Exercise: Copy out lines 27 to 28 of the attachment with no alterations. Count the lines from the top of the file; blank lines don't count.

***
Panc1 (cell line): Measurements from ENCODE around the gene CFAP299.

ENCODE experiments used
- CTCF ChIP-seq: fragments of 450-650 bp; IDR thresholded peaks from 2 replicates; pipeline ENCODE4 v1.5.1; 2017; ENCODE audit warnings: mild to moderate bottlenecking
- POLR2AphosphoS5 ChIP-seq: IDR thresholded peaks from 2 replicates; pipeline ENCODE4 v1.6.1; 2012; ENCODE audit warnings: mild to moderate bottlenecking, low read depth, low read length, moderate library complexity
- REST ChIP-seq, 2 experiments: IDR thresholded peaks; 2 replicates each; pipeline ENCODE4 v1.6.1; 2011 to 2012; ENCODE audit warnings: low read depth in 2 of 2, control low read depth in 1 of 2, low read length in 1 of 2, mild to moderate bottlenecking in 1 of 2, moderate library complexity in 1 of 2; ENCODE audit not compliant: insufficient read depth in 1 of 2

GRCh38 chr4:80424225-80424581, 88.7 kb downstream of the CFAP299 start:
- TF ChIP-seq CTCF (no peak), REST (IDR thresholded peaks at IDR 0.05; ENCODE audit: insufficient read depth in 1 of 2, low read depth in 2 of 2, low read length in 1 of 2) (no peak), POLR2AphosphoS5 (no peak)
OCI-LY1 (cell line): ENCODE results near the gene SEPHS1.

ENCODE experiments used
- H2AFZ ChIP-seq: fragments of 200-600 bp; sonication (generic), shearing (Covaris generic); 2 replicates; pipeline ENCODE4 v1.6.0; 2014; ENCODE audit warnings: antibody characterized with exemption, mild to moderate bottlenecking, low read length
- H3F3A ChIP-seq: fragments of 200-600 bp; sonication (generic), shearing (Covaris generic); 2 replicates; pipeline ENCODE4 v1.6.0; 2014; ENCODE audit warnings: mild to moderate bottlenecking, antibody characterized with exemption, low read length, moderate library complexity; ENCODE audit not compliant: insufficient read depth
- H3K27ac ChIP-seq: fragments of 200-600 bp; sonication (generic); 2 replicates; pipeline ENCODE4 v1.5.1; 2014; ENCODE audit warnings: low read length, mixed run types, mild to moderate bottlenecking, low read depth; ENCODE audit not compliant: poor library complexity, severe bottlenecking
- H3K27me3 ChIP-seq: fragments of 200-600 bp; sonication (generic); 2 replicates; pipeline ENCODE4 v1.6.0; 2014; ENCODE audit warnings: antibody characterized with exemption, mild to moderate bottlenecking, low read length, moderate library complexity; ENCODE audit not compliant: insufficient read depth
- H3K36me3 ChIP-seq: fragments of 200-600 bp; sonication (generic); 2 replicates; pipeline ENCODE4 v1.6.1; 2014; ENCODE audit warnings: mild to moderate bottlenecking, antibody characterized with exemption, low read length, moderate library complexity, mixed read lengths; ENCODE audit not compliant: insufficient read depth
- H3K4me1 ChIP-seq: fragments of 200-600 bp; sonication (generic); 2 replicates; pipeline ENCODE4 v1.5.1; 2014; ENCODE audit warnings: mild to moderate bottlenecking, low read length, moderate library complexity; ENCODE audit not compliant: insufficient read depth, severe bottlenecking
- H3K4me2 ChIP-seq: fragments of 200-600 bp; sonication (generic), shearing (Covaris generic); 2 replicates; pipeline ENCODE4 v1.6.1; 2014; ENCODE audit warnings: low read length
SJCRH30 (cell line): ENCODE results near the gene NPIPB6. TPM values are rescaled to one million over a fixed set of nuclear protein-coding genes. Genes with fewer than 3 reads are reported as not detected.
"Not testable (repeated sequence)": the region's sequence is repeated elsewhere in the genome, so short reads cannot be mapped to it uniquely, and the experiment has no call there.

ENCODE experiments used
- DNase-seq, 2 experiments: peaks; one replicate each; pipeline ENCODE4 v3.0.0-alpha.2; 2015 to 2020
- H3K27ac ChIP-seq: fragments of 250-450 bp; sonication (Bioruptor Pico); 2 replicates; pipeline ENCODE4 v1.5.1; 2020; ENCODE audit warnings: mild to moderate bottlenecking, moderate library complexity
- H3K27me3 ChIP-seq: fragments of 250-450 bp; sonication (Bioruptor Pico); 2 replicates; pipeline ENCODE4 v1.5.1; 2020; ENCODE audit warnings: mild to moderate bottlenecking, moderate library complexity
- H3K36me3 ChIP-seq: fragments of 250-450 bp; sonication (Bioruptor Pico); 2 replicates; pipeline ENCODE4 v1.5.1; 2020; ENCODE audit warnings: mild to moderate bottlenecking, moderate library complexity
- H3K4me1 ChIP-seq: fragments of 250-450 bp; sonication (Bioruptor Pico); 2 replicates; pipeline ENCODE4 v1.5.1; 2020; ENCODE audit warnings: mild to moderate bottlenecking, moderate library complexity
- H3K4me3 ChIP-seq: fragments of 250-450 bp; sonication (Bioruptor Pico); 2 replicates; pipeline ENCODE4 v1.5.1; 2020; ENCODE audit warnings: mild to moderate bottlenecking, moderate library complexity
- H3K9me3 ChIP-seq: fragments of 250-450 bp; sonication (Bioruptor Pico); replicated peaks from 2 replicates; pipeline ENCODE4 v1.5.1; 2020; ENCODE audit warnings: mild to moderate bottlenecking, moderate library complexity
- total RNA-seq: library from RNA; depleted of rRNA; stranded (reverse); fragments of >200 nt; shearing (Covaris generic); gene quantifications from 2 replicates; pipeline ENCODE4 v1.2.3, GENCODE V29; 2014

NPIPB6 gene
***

- total RNA-seq: library from RNA; depleted of rRNA; stranded (reverse); fragments of >200 nt; shearing (Covaris generic); gene quantifications from 2 replicates; pipeline ENCODE4 v1.2.3, GENCODE V29; 2014

NPIPB6 gene